Following Homer City Manager Walt Wrede’s announcement last week that he will not seek renewal of his employment contract, the Homer City Council and Mayor Beth Wythe have started the process to find a new manager. Monday, the council appointed a three-member committee to review applications.
In a letter sent to Mayor Beth Wythe and the council last Thursday, Wrede gave his three-month notice, saying he did not intend to work past the end of his contract on Dec. 31.
“This has been a difficult decision to make for a variety of reasons,” Wrede wrote in his letter. “I have truly enjoyed my time in Homer. I believe we have accomplished a lot together over the past 12 years. I am proud of that and I hope you are as well. I really appreciate all of the support I have received from the council and the community at large.”
Wrede, 61, said that he felt the time was right to make a break. His wife, Mary McBurney, has taken on a new role working as an advisor to the federal subsistence board through the National Park Service and will work with the regional office in Anchorage. They have a house in Anchorage, but also will keep their house in Homer.
“We have spent a lot of time apart over the past two decades because of the requirements of our jobs,” Wrede said. “At this point in our lives, we don’t want to do that anymore.”
Wrede is the longest serving city manager in Homer’s history. Larry Farnen served the next longest, nine years and three months.
“In the world of city managers, it’s extraordinary,” council member Barbara Howard said. “There seem to be two ends of the spectrum: either you last forever or you’re out.”
Mayor Beth Wythe praised Wrede’s work.
“I have enjoyed the privilege of sitting next to him at the (council) table for 10 years, and I have learned so much about representing this community from him,” she said. “It has been a great 10 years working with Walt to serve this community, and we will not be able to fully measure the loss until he is gone.”
Howard also honored Wrede.
“I admire his patience. I admire how he keeps priorities and how he supports his staff,” she said. “I think he provides good support and direction to them.”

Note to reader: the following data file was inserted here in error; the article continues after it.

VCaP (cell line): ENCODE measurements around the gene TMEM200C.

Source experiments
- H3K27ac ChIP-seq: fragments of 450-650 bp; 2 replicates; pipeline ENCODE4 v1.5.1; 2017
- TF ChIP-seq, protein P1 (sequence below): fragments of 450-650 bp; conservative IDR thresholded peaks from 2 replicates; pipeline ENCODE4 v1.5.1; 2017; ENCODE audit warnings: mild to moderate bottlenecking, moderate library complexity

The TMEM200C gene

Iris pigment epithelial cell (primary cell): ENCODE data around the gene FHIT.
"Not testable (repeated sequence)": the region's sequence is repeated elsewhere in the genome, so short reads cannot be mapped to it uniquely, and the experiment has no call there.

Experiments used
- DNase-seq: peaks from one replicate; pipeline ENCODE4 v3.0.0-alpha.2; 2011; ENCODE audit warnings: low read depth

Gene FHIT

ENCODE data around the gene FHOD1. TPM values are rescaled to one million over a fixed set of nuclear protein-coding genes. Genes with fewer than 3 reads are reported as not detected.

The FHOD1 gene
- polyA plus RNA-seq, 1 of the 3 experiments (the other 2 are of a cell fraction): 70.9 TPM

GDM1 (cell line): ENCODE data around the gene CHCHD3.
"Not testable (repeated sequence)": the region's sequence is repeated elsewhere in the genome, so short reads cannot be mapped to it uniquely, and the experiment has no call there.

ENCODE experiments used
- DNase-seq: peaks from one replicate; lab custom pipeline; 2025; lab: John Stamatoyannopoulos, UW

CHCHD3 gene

Wrede started as city manager in February 2003 and was hired after the late Ron Drathman resigned in November 2002. Wrede was chosen from an initial list of 30 applicants and a short list of three. In 2003, he told the Homer News his goal was to help the council and community “get to where they want to be.”
“Is there a way to find a balance between economic development and maintaining the sense of community? There’s a lot of interest in where we’ll be in 10 years,” he said then.
Before coming to Homer, Wrede had been borough manager of the Lake and Peninsula Borough in King Salmon and in private practice as a political consultant in government affairs. He also had worked as Cordova City Planner, community development planner for the Aleutian/Pribilof Islands Association and as an adjunct professor of sociology for the University of Alaska Anchorage. Born in Sellersville, Pa., he earned a bachelor’s degree in sociology from Monmouth College, New Jersey, and a sociology master’s degree from the University of Washington at Pullman. He came to Alaska in 1980 and met McBurney in Cordova.
Howard said Wrede’s biggest recent contribution was helping get natural gas to Homer.
“I think that was extraordinary leadership, not only with the citizenry, but with Enstar,” she said. “I don’t think he forgets who he’s fighting for and why. He takes a lot of guff sometimes.”
Wrede has taken criticism over the years on issues like the City Hall Town Square Project, natural gas assessments and an initial refusal to settle with homeowners over a sewer line backup.
“The position of city manager is often thankless, wading through the innumerable community concerns, which often present themselves as complaints, and knowing that it is virtually impossible to make everyone happy,” Wythe said.
As some of his accomplishments, Wrede mentioned the natural gas line, Homer Port and Harbor improvements, and the trail and bathroom improvements paid for with cruise-ship tax money. His first project as city manager was getting the new Homer Animal Shelter built. Other accomplishments include a remodeled city hall, the new Homer Public Library, a new water treatment plant and a new city website.
“We’re always looking for new ideas to reach out to people,” he said. “There’s that great silent majority out there. There’s a small group who know how to participate and get things done.”
Wrede said his biggest disappointment was not getting voter approval of a proposed new city hall and development of the Town Center.
“I think that’s probably one of my biggest disappointments, that it went down in flames,” he said.
Wrede said he has no immediate plans for what to do next. On his punch list before the end of the year is presenting to the council a 2015 budget and working to get that passed, something Wythe said Wrede was adept at doing. He said he’s not ready to retire yet, but that when he does, he and McBurney may retire to Homer.
In his resignation letter, Wrede praised the community.
“Any success I might have had over the years I owe entirely to the council, the staff and the people of Homer. I can’t thank the council and the town enough for giving me this opportunity,” he wrote. “It was a privilege to work for you. I leave with a deep fondness for this community and I wish the council and the town nothing but the best in the future.”
Michael Armstrong can be reached at firstname.lastname@example.org.